The sense of shock, loss and chaos that follows sudden, irreversible deterioration of a long term condition is immense. My congenital heart condition & pulmonary hypertension had been stable for nearly ten years. I knew things may go wrong someday but had always hoped it wouldn't happen to me. Plus someday may never come ... Or so I thought!  Anyway, within four months of becoming unwell, a few hospitalizations, quite a few scares I was now attached to oxygen 18 hours a day. I was urgently referred to the heart/lung transplant unit at Sydney's St Vincent's hospital.  It seems I needed a double lung/heart transplant to survive.  Without one, my cardiologist gave me 12 to 18 months to live.

Referral to a transplant unit is both a relief and a huge scare. Meeting the team for the first time is an 'event' - a nerve racking event. That's only the very beginning as the work up for transplant list is exhausting and all consuming.  I travelled to Sydney every week for six weeks for one or two days of medical tests.  When I wasn't in Sydney I was attending medical appointments at home.  With every test, appointment or intervention, we held our breath hoping for 'normal' findings and worried that I would not 'pass' that stage of work-up.

Thankfully I got through all the assessments with no surprises. The final stage of transplant work-up is a meeting with the surgeons. This is BIG as they have the final say as to whether you are listed. This is because surgeons must be confident they can technically do the transplant. It makes sense - if they can't match your unique anatomy with a donor's organs - transplantation is impossible.   The sense of relief & evaporation of anxiety when you 'make' the list is enormous & we celebrated!

And then the waiting begins ...

Of course, every cloud has a silver lining and it turns out that my lining is in fact golden. Golden because I am blessed with extraordinary family and friends who have been there to love, care & support through the tears and laughter, fear and hope.

My family's incredible strength, love and wisdom has enveloped me every single minute of every day. They are steadfast in their focus of getting me to transplant day as healthy as possible.  They are my anchor when things get tough and my compass when I feel lost. No matter what happens they are resilient and positive.  My two young nieces take all the 'medical stuff' in their stride and treat me just the same as before - I love that! They never miss an opportunity to tease and make me laugh. Our extended family and close family friends have also provided fantastic support and will do anything - absolutely anything - to help out.

And friends - fabulous, kind, generous friends who regularly keep in touch and show they care. Real friends who are never "too busy" to call or visit or even just text.  Their spirit of generosity, care and love makes a difference - a huge difference - to my wellbeing.  When I am too sick to go out they come, sit by my bed and share stories and laughter. It is because of these wonderful friends I still feel like I belong somewhere, can still make meaningful contributions to their lives, that I am of value and can retain a sense of being the real Kerri - not just the girl waiting for a heart/lung transplant.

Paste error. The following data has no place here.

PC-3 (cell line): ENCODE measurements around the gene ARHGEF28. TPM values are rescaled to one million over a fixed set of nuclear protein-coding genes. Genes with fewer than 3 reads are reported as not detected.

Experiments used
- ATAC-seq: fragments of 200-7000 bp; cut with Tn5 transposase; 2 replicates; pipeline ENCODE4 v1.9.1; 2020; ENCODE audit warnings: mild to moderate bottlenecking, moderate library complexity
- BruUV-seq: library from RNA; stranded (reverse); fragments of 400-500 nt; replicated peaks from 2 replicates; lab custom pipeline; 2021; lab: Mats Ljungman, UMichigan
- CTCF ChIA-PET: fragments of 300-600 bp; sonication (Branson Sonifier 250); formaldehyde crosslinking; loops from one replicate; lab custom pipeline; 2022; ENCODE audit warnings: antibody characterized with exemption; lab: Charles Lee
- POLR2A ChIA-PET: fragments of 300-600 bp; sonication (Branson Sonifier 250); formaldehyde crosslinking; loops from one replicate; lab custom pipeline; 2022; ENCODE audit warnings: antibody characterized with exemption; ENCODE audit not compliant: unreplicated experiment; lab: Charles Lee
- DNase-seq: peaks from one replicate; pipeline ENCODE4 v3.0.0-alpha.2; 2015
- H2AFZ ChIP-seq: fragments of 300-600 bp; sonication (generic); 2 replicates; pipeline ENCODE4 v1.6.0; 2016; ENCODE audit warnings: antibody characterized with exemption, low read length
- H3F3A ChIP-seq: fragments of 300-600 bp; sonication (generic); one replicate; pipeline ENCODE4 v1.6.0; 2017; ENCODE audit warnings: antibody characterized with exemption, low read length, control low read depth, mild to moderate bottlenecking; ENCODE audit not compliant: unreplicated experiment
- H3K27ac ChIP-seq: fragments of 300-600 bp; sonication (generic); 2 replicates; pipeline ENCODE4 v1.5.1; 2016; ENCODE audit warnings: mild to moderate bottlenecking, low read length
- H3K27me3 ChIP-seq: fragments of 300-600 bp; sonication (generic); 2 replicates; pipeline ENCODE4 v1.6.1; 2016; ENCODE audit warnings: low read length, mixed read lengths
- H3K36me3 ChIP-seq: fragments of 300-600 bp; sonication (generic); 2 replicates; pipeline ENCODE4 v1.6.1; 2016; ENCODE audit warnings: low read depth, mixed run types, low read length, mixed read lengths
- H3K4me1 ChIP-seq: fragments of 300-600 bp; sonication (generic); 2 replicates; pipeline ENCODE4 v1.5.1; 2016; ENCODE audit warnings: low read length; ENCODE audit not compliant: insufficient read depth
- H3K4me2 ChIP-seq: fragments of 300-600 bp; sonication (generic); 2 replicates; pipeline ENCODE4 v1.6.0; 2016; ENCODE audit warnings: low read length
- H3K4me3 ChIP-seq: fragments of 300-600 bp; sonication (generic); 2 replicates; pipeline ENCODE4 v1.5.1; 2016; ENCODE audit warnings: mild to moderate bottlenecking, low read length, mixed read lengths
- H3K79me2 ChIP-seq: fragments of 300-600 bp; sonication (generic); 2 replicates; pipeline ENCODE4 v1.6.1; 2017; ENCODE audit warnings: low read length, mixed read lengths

And sometimes my colleagues or even complete strangers have made me smile. So often it is the little acts of kindness that can lift spirits - never, ever underestimate the impact of being kind!

I am not alone! There are thousands of Australians on the organ transplant waiting list right now.  Sadly, our organ donation rate is not world's best - nowhere near it.  I have been on the waiting list nearly seven months and have been told to prepare for a long wait ... maybe a year or more. 

I think about everyone on the waiting list often and wonder if they (like me) sometimes question "Am I waiting to live or am I waiting to die?" because that's what it feels like.  At times I feel so desperate for the phone to ring & hear the transplant coordinator's voice.  At other times I am overwhelmed with gratitude that I have a chance at a second chance. I am so aware that not everyone gets this amazing opportunity.  

However, I am mostly VERY optimistic that I will get new heart/lungs and I often day dream about what my life will be like when I am healthy & can breathe easily!  It's going to be fantastic!  As my friend, Will Chapman says  "... any day now." 

So while I wait and milestones like this pass, I am filled with gratitude for the golden lining to my little cloud ... family, friends, love, kindness, laughter, resilience and hope for the future ... the very essence of life. Xx

Strangers on a shared road - a recipient's mum says thank you to donor families this Christmas.

Monday, December 24, 2012

Will Chapman is 20 years old. In June he launched a YouTube video. He said: "I'm living with heart and lung failure. Without a heart and double lung transplant I won't make Christmas." The video has garnered over 25,000 views. More than 10,000 of those in its first week. Will knew that there were are many people across the country facing the same "lottery" because there are far fewer organ donors than waiting recipients. Each donor can save or transform ten lives.